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5 ways to know your baby is getting enough milk

Updated: Apr 28


As a new mom you may be concerned about your newborns breast milk intake.


When breastfeeding, it's hard to track every ounce, right? But that doesn't mean there's no way for you to know if your baby's getting enough milk from the breast. Take a minute and ask yourself the following 5 questions if you think your baby is not getting enough.



Is my baby having enough wet and dirty diapers?

   

Wet diapers are a very big indicator of a baby receiving enough fluid. On day one post-partum it is expected to only see one wet diaper, increasing one more per day until day four. At that point you should see six plus diapers a day. The urine should be pale and mild smelling.


    In terms of dirty diapers you should be watching for a single diaper on day one, increasing another each day until the third day. At which point you will see two to four dirty diapers by day four. The first stools will be a black and green, and tar like in consistency. After the first couple of days you will see that the stool

becomes more yellow in colour and seedy in consistency.



Are my breasts full when I finish a feed?

    If the breasts are harder to the touch, this usually indicated that the breasts are still full. A soft and tender breast often indicates that they have been well drained and have settled to your baby's needs.



Is my baby gaining weight?

    During the first few weeks the weight gain of your baby may seem minuscule, you must remember that your baby's feeding patterns are frequent but she's drinking very small amounts in the first few weeks. 


A 5-7% weight loss during the first week after birth is normal. The birth weight should be regained by day 10-14. After that, weight gain in the first six months ranges from 140-200 grams (5-7 ounces) a week.

Please remember that weight gain should be assessed by a healthcare provider and a board certified lactation consultant or feeding specialist. Tracking apps or other charts that you find in a google search won't be always accurate.


If your baby is exclusively breastfed and gaining weight, healthy, happy and having wet and dirty diapers as expected, most likely your baby is getting enough milk and don’t need supplementation.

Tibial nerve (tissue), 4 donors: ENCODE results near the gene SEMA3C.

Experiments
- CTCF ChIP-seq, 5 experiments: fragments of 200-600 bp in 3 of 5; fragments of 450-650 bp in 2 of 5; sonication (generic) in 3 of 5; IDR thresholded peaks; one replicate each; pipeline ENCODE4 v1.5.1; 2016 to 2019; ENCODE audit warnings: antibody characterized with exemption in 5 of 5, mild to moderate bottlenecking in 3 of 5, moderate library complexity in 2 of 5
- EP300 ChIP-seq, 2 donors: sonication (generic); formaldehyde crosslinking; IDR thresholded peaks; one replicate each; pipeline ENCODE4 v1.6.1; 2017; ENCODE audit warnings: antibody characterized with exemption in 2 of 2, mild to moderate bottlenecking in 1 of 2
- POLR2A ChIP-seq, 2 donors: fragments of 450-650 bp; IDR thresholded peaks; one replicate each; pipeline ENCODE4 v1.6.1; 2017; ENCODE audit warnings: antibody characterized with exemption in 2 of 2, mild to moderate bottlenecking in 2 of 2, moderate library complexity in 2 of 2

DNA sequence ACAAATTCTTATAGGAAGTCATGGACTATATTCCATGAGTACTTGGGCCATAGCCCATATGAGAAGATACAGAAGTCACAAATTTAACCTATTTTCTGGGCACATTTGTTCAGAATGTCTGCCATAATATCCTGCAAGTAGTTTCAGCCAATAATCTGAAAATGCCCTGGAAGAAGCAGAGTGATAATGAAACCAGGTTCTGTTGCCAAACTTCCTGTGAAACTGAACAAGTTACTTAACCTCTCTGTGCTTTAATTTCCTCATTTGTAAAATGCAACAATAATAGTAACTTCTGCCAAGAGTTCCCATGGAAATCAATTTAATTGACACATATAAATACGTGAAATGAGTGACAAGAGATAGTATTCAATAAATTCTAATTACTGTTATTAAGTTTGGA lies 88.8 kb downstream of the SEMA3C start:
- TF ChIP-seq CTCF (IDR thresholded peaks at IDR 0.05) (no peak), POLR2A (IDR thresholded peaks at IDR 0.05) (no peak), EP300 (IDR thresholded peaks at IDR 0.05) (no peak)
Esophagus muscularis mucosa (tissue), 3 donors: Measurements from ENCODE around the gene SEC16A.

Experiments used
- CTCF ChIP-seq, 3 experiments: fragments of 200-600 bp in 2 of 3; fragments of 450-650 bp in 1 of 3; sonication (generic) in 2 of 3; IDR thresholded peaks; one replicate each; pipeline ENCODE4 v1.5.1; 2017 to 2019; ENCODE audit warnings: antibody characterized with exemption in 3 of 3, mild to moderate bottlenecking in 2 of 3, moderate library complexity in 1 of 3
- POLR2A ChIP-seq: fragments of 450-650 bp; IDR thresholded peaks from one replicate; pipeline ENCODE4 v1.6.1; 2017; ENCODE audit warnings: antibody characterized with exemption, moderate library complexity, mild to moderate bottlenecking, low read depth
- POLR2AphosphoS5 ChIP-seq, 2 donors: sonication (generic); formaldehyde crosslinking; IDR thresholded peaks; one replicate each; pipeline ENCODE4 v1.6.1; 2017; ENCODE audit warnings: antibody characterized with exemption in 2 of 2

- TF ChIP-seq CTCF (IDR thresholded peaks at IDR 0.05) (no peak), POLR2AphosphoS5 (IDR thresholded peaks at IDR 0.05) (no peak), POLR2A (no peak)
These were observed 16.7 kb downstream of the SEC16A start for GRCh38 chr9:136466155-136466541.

Is my baby showing signs of hunger? Am I catching them early?

    Signs of hunger can range between children. You may frequently see different stages of hunger cues at different points of your baby’s day. In the early stages of hunger, your baby will show signs such as sucking of the fist, fingers, or thumbs, moving her head from side to side as if looking for the breast, as well as turning her head into the breast.


   In later stages of hunger your baby will move his head frantically from side to side, as well as cry in frustration. In which case your baby will need to be calmed prior to feeding, or she will become more irritated.


It's recommended that you catch the early hunger cues. You should avoid any kind of feeding schedule and always feed your baby on demand, unless indicated differently by your baby's healthcare provider in a special situation (such as when there's low birth weight, with premature babies, or others).



Is my baby feeding properly?

  

    Active feeding is the ideal feeding for a baby. This includes the baby being positioned correctly and achieving a good latch. In a proper positioning at the breast you will see the baby's chin drop down with each swallow and should hear an audible gulp.


During the later stages of nursing it would be more apparent that your baby is getting enough: he's content, his body looks relaxed and he's not showing any hunger cues. It may be harder for you to actively hear that swallow when your baby is a newborn. In that case you will be focusing more on the chin, jaw and neck movements as opposed to audible sounds.


If after reading this you're not sure if your baby's getting enough milk, please reach out to a lactation consultant to check if your baby's needs are being met or supplementation will be necessary. We will be happy to help!



Book a consultation here.

By Deena Zacks. Edited by Paola Vallarino. April 2022. Toronto, CA.



References:

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